That night, we were also invited to have dinner with the ship’s executive concierge, Daniela Acosta, who is from Mexico, and the ship’s chief purser, Ernesto Reyes from the Philippines. They both were charming and there was no shortage of conversation among the four of us. We talked so much we had to skip dessert in order to make it in time to the evening entertainment, a group of four who did rollicking renditions of Billy Joel and Elton John songs.

The next day found us in Corinto, Nicaragua. This is Nicaragua’s only deep water port. Brad took off out of the town to see a museum dedicated to Nicaraguan poet, Ruben Dario (1867-1916) who is credited with launching the Spanish-American Literary Movement, two art galleries and a lunch and folkloric show.

There is not a lot to see in Corinto, but it does have a parquet central which is downright audacious, a concrete confection of fountains and turtles with a very Jetson-esque clock tower. The Alfonso Cortes-Corinto History Museum, Library & Auditorium in the bright blue train station has a handful of informative displays about Corinto’s once and future greatness arranged around a few railroad artifacts, gathering dust in the grinding reality of the present.

Next up was Puerto Quetzel, Guatemala. Central America’s most diverse country serves as the largest Pacific Ocean port. Stunning trekking routes through the jungles and up volcanoes, world-class white-water rafting, more miles of caves than you could possibly explore in one vacation and what seems like a zipline strung between every two trees in the country are just the beginning.

While many ask what happened to the Mayans in Central America, the simple answer is nothing – they’re still here, and some traditions continue to thrive. If you are interested in archeology, the must-see sites are Tikal, Copan and Guatemala City’s superb selection of museums. Living Maya culture can be witnesses in its “pure” form in towns like Rabinal and sacred sites such as Laguna Chicagal. And the Maya themselves? They’re everywhere, but the most traditional villages are in the highland. Over 20 indigenous languages are still spoken throughout Guatemala, but many of the Maya people have at least a working knowledge of basic Spanish as well, except in the more remote areas.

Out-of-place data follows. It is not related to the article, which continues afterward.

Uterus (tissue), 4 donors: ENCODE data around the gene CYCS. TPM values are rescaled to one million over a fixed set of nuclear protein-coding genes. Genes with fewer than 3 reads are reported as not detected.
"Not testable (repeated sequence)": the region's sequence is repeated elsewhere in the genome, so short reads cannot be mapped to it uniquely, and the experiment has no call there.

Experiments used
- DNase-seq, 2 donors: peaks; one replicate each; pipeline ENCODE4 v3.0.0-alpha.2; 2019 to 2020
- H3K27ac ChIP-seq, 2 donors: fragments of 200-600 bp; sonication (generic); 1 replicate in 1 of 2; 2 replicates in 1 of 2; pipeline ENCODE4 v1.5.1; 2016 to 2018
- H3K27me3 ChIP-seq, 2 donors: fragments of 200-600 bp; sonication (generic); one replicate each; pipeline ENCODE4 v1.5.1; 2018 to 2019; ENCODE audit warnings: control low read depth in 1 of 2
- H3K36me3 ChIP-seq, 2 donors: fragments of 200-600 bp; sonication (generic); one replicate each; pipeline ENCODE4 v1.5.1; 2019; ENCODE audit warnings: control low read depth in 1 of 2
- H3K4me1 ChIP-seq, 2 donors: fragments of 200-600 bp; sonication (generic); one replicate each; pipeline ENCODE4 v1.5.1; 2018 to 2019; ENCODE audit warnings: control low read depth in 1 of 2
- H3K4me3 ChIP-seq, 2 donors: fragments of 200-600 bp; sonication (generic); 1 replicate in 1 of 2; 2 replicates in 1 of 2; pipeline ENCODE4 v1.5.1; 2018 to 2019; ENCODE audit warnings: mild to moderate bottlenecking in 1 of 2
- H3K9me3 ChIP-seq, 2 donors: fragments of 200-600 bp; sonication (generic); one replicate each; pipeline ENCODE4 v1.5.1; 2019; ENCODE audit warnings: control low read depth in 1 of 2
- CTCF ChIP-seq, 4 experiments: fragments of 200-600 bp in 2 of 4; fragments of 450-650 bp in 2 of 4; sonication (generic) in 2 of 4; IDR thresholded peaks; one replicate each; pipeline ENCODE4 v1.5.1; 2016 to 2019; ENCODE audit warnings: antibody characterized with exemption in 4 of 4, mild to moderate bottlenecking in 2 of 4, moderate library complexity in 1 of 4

Having never done so, we decided to visit a macadamia nut farm some 60 miles from our ship and were given a tour by the owner, a Mr. Goldberg from San Francisco, who was a real character. Anybody who knows Julius Friedman in Louisville knows the kind of wild, lovable, slightly naughty character I am talking about.

He and his native-born wife have established an organic macadamia nut farm that is family owned and established a program for planting macadamia trees in indigenous communities all over Guatemala. At last count, they have planted more than 350,000 trees and positively affected thousands of families and their environment.

He has invented a very simple machine for peeling the nuts which uses a 5hp lawnmower motor, rebar and a flat tire. He says it is so simple that they can be built and maintained in all of the villages.

At the end of the tour, we were served pancakes made with macadamia nuts and nut flour with macadamia “butter” on top along with blueberries, local pineapple and strawberries. They were good. He also sells macadamia nut face soap, shampoo and skin cream. Enough. It was entertaining and fun.

We made it back to the ship shortly before time to sail. Had a pleasant dinner and skipped the evening’s entertainment – a ventriloquist. We are now off to Acapulco, Cabo San Lucas and two days in San Diego where we expect Jorge Mester to join us for lunch on board ship. VT

Photos courtesy of Carla Sue Broecker.